Why the infamous cornering shot isn’t just pointless showing off
Will cut his teeth as a designer on Evo magazine, before slinging a U-ey and writing for them instead. So if it has four wheels and an engine then there's a chance he's drifted it in front of a camera, driven it incredibly hard and then written about it. When he's not writing he's can be found fettling his 1971 BMW 2002 and trying to stop Wagtails defecating on his old Range Rover.
I didn’t think the cornering shot – a staple of magazine road tests and features – needed defending. I mean, look at a good one, one where the car is lent over at the apex and just oversteering slightly, maybe there’s even a wheel in the air. Or perhaps the car’s on track and there’s smoke billowing from the rear tyres as the inside front wheel is riding the kerb.
They look incredible, far better than if all the tyres were fully in contact and gripping the tarmac, that's for sure.
But the poor old cornering shot is often derided at pointless showing off: a yob’s game and not representative of 'real world' driving. Well – and this might be because I do love a cornering shot and being able to make a car look exciting for photos has served me well over the years – I think there’s an argument for it being an important part of analysing a car. Maybe not a definitive element when deciding on a final verdict, but still a worthy addition to a test.
You see, what’s required from a car to procure those spectacular photos are the sort of attributes you would want when driving at any time, not just when showing off in front of a camera.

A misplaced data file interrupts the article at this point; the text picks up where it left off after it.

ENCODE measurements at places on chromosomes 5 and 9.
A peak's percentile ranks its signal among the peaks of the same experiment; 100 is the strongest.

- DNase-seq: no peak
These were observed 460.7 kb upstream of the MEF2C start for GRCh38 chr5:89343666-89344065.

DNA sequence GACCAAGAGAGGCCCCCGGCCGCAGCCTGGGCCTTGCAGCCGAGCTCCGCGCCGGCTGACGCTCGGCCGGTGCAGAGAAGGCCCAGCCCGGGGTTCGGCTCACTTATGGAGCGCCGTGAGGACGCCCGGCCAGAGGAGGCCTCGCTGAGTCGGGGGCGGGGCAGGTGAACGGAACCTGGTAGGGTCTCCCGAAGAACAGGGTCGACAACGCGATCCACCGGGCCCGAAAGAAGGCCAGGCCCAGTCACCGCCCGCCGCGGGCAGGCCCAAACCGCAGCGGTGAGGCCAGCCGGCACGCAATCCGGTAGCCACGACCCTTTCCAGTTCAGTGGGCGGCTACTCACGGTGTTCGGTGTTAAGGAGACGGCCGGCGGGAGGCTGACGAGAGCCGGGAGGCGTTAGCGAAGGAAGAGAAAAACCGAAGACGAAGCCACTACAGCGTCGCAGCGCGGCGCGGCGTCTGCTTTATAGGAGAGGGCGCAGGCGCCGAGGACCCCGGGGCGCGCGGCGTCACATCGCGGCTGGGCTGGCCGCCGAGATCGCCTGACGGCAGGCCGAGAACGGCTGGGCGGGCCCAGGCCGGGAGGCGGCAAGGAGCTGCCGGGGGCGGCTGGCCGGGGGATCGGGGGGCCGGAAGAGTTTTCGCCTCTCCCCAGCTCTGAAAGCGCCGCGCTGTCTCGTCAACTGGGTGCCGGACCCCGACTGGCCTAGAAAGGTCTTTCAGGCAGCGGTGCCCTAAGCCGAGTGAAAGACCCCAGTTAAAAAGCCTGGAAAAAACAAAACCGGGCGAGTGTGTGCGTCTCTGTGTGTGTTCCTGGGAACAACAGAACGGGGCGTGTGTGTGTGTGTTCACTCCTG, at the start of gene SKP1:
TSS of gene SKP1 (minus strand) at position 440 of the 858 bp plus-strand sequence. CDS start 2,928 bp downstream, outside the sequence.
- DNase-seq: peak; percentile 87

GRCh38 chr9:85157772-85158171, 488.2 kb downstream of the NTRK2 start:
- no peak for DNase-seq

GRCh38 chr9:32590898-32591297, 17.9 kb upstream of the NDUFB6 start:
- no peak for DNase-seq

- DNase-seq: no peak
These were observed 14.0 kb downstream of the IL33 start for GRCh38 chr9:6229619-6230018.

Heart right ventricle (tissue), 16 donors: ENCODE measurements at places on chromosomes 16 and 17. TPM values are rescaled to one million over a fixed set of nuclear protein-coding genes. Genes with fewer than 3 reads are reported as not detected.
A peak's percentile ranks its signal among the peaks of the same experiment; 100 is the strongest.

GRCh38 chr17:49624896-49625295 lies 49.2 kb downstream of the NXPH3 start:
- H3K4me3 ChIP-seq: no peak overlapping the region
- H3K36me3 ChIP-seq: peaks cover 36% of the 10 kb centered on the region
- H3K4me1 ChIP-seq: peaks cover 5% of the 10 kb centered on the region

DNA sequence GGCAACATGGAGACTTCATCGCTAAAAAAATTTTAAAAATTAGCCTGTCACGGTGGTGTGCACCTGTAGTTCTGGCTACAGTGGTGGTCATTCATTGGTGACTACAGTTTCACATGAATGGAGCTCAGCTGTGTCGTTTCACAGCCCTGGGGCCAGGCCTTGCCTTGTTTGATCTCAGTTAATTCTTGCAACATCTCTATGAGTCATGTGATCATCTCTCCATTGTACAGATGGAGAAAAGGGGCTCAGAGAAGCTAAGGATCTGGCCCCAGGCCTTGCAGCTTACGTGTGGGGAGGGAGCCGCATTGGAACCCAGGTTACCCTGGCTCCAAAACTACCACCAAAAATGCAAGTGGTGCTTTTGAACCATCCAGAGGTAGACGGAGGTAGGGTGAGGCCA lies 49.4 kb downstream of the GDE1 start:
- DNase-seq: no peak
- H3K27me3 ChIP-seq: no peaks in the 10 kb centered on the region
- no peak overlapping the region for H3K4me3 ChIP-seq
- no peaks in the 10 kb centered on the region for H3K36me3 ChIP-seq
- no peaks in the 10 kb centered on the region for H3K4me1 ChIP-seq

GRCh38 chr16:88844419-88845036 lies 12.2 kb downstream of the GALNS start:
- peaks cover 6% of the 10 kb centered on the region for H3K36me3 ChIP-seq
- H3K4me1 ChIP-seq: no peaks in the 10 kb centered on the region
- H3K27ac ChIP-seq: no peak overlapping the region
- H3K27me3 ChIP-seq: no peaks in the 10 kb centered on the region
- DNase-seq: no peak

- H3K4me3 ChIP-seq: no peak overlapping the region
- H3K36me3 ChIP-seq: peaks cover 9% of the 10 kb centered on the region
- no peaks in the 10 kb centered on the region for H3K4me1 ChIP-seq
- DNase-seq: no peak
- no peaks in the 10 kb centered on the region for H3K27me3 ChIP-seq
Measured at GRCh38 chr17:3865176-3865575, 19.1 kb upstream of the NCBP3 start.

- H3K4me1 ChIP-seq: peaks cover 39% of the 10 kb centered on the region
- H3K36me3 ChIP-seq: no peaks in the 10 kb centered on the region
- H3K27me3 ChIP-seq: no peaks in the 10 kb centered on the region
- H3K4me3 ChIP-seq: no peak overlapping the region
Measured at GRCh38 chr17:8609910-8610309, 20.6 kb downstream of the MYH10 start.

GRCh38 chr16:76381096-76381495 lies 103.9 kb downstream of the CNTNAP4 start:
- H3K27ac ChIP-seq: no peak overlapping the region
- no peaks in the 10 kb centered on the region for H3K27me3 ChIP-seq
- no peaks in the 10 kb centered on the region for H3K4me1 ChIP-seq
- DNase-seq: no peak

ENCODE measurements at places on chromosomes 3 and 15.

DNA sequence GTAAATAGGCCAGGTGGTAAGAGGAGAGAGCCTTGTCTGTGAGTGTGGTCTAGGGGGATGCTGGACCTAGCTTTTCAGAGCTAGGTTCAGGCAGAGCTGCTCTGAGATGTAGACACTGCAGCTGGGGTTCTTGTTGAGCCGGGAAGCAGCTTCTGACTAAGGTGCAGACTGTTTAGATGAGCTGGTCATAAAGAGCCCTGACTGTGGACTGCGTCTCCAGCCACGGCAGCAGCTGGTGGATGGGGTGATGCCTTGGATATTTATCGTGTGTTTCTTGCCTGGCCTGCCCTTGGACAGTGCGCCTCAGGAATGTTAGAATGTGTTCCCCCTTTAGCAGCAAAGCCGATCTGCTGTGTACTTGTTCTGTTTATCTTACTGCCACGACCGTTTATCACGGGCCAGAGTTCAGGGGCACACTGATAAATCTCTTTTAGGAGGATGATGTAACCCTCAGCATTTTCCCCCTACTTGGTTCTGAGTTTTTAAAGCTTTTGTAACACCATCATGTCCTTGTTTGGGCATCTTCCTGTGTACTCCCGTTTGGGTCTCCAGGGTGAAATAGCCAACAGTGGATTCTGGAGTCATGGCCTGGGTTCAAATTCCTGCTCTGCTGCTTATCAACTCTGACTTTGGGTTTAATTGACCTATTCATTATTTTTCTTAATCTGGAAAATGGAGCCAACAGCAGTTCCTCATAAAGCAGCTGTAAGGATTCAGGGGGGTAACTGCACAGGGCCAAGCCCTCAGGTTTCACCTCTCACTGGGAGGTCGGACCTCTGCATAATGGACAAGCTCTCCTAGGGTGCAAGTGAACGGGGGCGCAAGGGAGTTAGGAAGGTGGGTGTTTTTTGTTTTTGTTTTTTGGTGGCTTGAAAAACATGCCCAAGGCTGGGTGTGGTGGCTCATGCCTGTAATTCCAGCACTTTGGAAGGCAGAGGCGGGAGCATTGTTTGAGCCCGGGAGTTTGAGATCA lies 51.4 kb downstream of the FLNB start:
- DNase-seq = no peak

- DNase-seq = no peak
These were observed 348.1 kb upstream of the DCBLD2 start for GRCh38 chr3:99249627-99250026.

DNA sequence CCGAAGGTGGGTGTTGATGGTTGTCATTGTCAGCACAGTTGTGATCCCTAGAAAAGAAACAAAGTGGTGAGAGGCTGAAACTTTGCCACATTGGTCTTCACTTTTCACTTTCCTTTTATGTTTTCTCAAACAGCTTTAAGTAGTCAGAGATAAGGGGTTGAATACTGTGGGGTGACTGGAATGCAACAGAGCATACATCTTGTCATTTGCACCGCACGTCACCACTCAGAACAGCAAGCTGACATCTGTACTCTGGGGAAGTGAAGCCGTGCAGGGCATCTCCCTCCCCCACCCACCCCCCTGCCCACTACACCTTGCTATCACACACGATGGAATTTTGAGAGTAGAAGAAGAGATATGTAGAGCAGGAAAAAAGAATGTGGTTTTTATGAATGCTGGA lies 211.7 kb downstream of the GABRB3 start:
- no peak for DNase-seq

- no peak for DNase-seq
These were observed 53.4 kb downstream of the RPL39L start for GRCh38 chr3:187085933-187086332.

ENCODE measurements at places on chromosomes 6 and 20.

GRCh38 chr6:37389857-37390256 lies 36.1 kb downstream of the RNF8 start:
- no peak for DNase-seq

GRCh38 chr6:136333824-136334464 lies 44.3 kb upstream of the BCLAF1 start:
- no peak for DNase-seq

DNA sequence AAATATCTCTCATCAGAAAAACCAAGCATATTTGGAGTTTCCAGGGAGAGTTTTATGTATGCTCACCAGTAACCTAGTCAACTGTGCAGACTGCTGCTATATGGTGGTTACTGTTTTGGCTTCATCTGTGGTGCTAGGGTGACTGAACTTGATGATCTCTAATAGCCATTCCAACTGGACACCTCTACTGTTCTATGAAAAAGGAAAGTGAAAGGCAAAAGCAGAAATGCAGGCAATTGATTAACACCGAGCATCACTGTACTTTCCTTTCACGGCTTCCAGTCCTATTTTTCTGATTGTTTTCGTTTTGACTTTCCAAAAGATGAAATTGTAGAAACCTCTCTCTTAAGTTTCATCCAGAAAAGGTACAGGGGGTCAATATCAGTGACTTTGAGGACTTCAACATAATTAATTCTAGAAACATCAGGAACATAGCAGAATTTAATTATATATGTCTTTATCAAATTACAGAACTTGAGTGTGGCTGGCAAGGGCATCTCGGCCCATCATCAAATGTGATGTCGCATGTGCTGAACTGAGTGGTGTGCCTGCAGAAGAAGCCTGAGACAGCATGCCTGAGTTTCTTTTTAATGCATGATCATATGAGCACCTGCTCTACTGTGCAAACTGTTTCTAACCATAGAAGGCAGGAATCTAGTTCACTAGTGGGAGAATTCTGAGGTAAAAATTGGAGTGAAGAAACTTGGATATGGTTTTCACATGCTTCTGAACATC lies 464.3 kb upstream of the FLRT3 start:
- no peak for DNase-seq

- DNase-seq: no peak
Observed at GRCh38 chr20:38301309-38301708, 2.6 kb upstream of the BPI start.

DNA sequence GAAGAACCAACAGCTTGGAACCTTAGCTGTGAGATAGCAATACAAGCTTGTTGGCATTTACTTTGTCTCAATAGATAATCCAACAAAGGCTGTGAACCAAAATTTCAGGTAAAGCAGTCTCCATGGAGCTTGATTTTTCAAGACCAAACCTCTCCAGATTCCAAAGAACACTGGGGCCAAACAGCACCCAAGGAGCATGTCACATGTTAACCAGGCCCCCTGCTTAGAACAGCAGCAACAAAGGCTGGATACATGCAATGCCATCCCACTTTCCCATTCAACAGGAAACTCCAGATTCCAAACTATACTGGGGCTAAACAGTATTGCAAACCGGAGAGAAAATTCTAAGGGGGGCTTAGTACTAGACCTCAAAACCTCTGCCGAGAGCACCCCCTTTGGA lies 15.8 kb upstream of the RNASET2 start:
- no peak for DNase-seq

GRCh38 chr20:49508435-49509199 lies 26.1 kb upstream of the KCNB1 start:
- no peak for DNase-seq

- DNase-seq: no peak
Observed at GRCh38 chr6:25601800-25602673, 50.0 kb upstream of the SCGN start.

You need a car to be approachable and have the sort of forgiving handling traits that inspire the confidence to drive it beyond the tyres’ grip. You also need it to be controllable and accurate when it’s under that sort of duress so that you can keep it within the narrow space between the white line and the verge. Or, as best as you can.
So why bother with any other part of a road test if punting a car through a corner at the giddy limit tells you everything you need to know?
Well, it could be a case that a car has all those qualities, but perhaps doesn’t have the abundance of power or relaxed enough safety systems to allow for any juvenile hoonery. Take the Mk7 VW Golf GTI, a car that doesn’t like to oversteer and, unless there’s a perfectly placed bump in the road, can’t be persuaded to lift a rear wheel. Yet, not looking all that theatrical in photos doesn’t detract from it being a lovely, well-balanced, fast and enjoyable car.
There’s another test that the usual cornering shot procedure creates, and it’s one that’s very useful in assessing modern cars. The need to pass around the same corner a multitude of times so that the car is in the right position on the road, the photographer has found the best composition and the shot is sharp, on the face of it, seems a contrived and artificial test, but it’s actually quite illuminating.
Repeatedly driving around a corner, trying to achieve the same result might sound close to the definition of insanity, but it allows you to determine whether a car behaves consistently.
Does the ever-changing distribution of torque from electronic limited-slip differentials and ‘intelligent’ four-wheel drive systems make the car feel completely different from one attempt at a perfectly executed skid to the next? Does the traction and stability control (if it can't be fully turned off) interfere at different times?
Some cars change significantly, the electronics lock the car down and make your second attempt at a wild shot rather dull. Some are more sophisticated and introduce stricter limits more gradually, while others – my favourite – learn that you’ve got everything fully under control and the car doesn’t need to change its tact.
To ascertain just how a complicated modern car might behave, there is no better way of finding out than driving around the same corner over and over again. And if it’s going to look good, it’d be a shame for no one to document it with a camera.